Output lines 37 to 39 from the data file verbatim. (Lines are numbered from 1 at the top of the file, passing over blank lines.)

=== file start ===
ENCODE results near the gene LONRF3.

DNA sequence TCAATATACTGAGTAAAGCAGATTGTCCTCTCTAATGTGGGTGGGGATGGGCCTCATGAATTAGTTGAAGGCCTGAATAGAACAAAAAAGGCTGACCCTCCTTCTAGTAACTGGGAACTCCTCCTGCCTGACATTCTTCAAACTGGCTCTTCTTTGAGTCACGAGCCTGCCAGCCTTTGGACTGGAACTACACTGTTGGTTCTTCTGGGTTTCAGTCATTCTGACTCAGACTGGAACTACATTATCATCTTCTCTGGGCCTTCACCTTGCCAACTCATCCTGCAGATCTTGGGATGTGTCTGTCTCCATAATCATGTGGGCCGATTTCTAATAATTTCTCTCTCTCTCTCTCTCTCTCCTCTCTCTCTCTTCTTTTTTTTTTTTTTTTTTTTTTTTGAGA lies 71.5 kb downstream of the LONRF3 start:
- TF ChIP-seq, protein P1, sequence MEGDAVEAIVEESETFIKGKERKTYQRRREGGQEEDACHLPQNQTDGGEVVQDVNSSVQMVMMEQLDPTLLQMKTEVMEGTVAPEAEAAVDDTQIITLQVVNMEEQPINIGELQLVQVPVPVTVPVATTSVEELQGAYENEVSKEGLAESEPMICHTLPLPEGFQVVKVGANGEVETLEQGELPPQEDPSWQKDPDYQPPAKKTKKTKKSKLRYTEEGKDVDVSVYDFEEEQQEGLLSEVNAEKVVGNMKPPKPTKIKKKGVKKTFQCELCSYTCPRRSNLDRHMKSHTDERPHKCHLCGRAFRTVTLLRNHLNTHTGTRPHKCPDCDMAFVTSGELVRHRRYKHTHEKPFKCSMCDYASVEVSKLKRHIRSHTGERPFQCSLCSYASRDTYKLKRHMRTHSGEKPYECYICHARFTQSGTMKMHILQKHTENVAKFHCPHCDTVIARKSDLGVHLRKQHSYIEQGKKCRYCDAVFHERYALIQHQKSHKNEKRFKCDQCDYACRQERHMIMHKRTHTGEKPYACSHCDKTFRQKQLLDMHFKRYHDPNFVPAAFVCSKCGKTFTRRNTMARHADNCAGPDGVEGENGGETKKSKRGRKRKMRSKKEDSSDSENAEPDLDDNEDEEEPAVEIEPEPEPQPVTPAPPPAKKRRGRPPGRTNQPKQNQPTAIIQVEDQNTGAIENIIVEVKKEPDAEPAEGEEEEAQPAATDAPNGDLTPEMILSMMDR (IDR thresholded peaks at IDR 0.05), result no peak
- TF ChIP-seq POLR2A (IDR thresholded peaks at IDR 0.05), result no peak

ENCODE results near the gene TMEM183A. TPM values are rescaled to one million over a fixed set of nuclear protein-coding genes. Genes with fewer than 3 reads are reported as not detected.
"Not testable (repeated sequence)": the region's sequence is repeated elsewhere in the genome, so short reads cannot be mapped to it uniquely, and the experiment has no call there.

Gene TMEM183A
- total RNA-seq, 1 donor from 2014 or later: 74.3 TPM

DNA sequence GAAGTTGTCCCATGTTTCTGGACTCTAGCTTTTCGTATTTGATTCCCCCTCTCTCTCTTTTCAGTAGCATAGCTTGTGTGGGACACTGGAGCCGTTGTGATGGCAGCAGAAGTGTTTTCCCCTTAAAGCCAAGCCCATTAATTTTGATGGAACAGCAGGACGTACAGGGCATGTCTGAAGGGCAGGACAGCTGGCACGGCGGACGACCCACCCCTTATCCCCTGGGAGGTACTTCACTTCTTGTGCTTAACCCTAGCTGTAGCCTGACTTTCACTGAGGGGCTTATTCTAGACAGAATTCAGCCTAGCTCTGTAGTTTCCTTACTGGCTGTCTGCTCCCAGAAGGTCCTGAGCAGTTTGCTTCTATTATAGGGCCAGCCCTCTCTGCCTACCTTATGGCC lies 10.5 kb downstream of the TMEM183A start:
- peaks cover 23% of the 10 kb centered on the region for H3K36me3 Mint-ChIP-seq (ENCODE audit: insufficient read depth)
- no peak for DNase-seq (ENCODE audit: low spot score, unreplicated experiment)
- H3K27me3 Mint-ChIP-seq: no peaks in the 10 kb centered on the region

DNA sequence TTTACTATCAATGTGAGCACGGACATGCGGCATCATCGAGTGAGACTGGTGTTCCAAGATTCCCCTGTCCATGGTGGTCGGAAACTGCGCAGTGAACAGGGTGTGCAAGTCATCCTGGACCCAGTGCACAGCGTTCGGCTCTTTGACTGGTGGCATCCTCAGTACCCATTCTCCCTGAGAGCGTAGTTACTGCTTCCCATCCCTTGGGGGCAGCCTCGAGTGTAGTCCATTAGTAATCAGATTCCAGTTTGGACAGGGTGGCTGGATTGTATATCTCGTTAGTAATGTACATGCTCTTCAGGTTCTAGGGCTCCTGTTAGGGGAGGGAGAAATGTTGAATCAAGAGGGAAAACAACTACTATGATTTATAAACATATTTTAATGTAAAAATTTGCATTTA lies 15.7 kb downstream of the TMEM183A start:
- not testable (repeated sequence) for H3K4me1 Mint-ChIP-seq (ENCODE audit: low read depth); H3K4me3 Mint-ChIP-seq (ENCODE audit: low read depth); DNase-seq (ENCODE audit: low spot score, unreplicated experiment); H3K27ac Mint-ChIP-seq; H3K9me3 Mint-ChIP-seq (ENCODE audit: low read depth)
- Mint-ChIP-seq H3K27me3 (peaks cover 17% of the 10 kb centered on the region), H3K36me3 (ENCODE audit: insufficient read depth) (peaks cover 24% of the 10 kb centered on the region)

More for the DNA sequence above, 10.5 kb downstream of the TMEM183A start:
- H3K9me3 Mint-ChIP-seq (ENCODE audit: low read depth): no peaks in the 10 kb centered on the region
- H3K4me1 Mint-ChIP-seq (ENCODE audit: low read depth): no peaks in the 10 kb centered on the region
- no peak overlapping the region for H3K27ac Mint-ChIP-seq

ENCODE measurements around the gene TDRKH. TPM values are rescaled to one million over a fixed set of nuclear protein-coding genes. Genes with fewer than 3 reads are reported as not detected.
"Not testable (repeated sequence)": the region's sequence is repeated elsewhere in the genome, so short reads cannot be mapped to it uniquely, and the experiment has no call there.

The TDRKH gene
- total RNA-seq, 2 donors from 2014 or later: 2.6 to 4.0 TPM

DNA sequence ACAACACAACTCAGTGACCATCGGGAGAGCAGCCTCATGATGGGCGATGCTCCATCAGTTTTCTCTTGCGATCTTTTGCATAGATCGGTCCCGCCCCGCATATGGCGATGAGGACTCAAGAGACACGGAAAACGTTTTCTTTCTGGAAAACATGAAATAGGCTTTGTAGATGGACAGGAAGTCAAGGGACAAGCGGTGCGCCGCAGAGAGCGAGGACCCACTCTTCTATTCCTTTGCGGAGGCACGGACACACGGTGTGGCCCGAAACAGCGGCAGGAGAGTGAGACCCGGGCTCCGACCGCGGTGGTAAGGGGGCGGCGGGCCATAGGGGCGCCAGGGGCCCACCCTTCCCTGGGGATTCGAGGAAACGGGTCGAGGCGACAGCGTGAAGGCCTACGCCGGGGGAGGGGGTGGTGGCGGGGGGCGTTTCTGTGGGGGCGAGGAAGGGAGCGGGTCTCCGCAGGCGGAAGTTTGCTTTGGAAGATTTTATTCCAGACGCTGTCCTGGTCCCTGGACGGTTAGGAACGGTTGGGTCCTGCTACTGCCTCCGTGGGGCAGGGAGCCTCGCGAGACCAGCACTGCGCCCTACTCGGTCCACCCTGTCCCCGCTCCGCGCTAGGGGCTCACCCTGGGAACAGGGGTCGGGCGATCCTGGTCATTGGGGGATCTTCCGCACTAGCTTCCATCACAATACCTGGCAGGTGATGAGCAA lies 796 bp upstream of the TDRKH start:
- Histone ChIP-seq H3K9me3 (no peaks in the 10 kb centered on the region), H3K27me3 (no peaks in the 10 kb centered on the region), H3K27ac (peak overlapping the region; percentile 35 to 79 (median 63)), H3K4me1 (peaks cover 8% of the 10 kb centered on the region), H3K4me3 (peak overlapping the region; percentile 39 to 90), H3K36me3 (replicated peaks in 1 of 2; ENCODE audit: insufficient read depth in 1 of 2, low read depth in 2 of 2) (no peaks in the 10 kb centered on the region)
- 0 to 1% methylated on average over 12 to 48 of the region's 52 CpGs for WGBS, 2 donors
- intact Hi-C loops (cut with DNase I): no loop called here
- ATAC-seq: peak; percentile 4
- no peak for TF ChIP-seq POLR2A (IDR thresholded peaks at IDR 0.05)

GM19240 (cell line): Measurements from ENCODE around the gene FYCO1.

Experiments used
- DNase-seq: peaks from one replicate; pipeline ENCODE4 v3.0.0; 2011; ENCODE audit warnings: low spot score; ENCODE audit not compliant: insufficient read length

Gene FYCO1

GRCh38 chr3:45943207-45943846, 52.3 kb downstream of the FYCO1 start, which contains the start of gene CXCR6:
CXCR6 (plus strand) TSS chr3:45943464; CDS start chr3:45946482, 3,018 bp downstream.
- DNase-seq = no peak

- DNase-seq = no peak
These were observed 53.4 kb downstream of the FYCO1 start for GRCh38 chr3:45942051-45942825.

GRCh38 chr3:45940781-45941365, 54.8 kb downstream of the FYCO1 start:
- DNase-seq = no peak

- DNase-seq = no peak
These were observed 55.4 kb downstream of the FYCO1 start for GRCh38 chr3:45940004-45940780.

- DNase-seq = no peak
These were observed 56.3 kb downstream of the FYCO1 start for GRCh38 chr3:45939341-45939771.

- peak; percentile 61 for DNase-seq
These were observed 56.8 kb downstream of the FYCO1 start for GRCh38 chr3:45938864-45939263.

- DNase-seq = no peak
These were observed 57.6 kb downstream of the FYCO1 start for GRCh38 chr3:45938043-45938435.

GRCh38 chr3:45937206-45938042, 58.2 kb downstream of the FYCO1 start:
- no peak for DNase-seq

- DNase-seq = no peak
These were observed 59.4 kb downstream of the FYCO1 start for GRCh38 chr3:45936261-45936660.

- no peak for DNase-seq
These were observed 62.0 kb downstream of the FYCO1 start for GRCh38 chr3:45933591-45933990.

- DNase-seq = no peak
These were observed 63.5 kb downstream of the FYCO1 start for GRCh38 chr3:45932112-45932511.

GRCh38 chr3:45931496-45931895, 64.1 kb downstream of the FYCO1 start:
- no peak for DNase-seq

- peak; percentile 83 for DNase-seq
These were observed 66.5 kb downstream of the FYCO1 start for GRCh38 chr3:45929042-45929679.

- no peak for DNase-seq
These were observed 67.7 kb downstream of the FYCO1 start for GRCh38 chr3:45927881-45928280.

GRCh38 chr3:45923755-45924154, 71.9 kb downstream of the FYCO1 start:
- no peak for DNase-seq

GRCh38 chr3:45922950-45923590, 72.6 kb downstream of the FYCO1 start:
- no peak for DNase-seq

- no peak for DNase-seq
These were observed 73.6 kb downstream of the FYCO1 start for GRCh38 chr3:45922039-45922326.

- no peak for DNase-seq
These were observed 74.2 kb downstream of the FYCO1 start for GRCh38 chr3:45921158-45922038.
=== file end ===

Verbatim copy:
- DNase-seq = no peak
These were observed 53.4 kb downstream of the FYCO1 start for GRCh38 chr3:45942051-45942825.

GRCh38 chr3:45940781-45941365, 54.8 kb downstream of the FYCO1 start: